Advanced Search
MyIDEAS: Login to save this paper or follow this series

Can the Kydland-Prescott Model Pass the Cogley-Nason Test?

Contents:

Author Info

  • Fève, Patrick
  • Matheron, Julien

Abstract

This paper quantitatively evaluates the ability of a Kydland and Prescott type model with permanent technology shocks and labor wedges to reproduce output persistence together with persistent impulse response functions of output to permanent and transitory shocks. When calibrated on US labor market features, this model, in which technology shocks account for the bulk of output fluctuations, successfully passes the Cogley and Nason test.

(This abstract was borrowed from another version of this item.)

Download Info

If you experience problems downloading a file, check if you have the proper application to view it first. In case of further problems read the IDEAS help page. Note that these files are not on the IDEAS site. Please be patient as the files may be large.
File URL: http://idei.fr/doc/wp/2005/kydland.pdf
File Function: Full text
Download Restriction: no

Bibliographic Info

Paper provided by Institut d'Économie Industrielle (IDEI), Toulouse in its series IDEI Working Papers with number 350.

as in new window
Length:
Date of creation: Apr 2005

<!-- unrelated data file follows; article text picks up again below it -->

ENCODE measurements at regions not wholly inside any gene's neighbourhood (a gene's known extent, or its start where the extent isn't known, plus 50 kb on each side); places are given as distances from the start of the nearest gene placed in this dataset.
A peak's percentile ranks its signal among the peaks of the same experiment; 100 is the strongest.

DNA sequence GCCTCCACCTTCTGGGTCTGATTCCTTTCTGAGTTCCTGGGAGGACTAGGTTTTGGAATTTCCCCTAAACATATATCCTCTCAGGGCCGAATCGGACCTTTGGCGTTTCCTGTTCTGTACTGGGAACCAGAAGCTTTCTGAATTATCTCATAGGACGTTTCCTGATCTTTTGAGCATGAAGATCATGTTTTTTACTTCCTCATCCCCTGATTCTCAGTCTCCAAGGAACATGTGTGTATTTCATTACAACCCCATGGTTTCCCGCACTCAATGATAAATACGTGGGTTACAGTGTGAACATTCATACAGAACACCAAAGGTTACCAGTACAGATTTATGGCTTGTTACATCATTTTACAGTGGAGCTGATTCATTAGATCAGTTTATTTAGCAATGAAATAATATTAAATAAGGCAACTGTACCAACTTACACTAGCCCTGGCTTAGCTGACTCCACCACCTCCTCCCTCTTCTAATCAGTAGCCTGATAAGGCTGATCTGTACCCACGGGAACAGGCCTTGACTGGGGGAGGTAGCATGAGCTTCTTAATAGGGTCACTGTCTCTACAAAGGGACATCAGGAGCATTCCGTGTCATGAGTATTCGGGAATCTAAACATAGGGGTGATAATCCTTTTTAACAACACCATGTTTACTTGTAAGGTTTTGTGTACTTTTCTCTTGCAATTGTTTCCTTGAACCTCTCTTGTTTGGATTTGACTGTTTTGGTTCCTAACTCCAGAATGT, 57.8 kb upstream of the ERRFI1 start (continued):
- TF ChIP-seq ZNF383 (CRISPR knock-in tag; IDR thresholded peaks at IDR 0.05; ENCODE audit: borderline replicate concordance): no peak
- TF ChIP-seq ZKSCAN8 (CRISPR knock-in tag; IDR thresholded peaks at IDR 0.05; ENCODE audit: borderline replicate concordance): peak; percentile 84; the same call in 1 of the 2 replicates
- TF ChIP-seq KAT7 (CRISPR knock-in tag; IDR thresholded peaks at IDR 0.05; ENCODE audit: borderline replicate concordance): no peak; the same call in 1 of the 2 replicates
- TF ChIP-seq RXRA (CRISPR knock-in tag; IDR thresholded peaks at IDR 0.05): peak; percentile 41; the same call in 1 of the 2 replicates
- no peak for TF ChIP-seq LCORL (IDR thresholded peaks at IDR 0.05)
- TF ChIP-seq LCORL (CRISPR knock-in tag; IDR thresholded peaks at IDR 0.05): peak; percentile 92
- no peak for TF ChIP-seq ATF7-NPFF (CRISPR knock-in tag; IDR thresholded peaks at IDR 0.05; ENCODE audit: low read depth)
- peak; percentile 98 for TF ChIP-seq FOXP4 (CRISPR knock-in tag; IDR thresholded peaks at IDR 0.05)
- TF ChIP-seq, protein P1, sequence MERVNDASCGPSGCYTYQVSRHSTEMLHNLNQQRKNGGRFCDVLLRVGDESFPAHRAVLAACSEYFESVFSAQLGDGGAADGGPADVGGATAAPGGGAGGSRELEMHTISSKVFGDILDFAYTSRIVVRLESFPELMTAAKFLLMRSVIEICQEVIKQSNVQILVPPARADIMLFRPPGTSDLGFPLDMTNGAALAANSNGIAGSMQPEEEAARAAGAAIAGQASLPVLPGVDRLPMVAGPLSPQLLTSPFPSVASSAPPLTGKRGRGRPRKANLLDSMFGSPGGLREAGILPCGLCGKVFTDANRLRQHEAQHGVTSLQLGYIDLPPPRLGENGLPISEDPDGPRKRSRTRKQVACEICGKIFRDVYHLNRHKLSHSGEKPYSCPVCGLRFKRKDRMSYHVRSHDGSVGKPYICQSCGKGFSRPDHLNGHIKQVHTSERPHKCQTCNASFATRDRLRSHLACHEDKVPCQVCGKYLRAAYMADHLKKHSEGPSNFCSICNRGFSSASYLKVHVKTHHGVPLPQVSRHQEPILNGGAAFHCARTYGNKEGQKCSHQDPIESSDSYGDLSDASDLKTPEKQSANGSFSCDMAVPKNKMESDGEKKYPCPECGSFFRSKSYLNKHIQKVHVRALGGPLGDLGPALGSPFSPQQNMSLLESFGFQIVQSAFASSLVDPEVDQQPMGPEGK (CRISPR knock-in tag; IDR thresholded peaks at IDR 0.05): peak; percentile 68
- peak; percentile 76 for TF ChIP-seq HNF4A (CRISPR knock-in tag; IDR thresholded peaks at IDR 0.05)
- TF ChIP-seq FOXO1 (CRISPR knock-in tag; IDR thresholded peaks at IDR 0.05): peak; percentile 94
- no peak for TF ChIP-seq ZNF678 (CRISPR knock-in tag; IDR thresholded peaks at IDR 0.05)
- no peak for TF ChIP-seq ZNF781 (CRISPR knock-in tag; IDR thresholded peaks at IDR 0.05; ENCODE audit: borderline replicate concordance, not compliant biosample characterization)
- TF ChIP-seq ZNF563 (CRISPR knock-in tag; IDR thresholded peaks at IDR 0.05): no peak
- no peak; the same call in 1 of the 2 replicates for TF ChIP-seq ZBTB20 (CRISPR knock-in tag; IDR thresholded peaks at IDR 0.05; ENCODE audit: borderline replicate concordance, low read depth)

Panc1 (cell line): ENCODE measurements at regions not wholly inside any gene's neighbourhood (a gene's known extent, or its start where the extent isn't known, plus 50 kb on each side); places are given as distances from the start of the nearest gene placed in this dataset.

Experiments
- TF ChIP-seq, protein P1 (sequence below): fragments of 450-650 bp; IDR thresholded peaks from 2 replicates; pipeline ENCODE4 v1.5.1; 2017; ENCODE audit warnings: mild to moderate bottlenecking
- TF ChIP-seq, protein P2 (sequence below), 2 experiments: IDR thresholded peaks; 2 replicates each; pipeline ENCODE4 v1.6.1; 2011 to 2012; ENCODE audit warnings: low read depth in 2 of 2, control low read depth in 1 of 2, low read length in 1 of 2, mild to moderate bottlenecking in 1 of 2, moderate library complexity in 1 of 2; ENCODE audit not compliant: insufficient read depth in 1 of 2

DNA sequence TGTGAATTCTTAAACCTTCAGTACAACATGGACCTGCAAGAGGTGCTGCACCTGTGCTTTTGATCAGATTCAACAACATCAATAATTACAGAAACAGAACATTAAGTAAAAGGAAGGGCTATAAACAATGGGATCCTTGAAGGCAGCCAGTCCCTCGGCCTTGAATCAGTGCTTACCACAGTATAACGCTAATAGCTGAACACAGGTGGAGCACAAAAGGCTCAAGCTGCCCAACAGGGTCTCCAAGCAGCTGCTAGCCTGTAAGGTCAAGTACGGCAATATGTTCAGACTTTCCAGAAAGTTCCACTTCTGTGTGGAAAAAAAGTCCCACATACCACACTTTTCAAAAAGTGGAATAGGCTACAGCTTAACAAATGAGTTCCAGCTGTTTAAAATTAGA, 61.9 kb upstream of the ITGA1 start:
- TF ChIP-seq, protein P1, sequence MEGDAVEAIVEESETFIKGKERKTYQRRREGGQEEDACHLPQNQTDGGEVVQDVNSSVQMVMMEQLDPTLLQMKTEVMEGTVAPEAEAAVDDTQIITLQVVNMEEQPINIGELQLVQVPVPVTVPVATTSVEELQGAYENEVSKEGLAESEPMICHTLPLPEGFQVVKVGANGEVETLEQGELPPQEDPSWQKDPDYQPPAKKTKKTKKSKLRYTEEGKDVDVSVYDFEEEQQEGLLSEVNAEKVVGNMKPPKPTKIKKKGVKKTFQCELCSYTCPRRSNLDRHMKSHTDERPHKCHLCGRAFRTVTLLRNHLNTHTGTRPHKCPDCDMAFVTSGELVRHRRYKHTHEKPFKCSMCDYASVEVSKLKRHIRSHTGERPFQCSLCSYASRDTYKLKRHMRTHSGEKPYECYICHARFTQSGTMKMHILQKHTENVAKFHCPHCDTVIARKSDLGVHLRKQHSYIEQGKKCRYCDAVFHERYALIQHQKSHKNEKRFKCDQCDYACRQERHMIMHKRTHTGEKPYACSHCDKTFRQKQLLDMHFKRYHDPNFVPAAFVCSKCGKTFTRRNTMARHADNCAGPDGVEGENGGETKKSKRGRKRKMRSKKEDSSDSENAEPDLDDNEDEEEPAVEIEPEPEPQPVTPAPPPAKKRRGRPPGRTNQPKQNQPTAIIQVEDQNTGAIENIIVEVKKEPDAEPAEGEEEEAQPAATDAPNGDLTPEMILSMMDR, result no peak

Date of revision:
Handle: RePEc:ide:wpaper:4483

Contact details of provider:
Postal: Manufacture des Tabacs, Aile Jean-Jacques Laffont, 21 Allée de Brienne, 31000 TOULOUSE
Phone: +33 (0)5 61 12 85 89
Fax: + 33 (0)5 61 12 86 37
Email:
Web page: http://www.idei.fr/
More information through EDIRC

Related research

Keywords:

Other versions of this item:

Find related papers by JEL classification:

References

References listed on IDEAS
Please report citation or reference errors to , or , if you are the registered author of the cited work, log in to your RePEc Author Service profile, click on "citations" and make appropriate adjustments.:
as in new window
  1. Hansen, Gary D., 1997. "Technical progress and aggregate fluctuations," Journal of Economic Dynamics and Control, Elsevier, vol. 21(6), pages 1005-1023, June.
  2. Hall, Robert E, 1997. "Macroeconomic Fluctuations and the Allocation of Time," Journal of Labor Economics, University of Chicago Press, vol. 15(1), pages S223-50, January.
  3. Eichenbaum, Martin S & Hansen, Lars Peter & Singleton, Kenneth J, 1988. "A Time Series Analysis of Representative Agent Models of Consumption and Leisure Choice under Uncertainty," The Quarterly Journal of Economics, MIT Press, vol. 103(1), pages 51-78, February.
  4. Olivier Jean Blanchard & Danny Quah, 1988. "The Dynamic Effects of Aggregate Demand and Supply Disturbances," NBER Working Papers 2737, National Bureau of Economic Research, Inc.
  5. Christopher J. Erceg & Luca Guerrieri, 2004. "Can Long-Run Restrictions Identify Technology Shocks?," Computing in Economics and Finance 2004 3, Society for Computational Economics.
  6. Stephanie Schmitt-Grohe, 2000. "Endogenous Business Cycles and the Dynamics of Output, Hours, and Consumption," American Economic Review, American Economic Association, vol. 90(5), pages 1136-1159, December.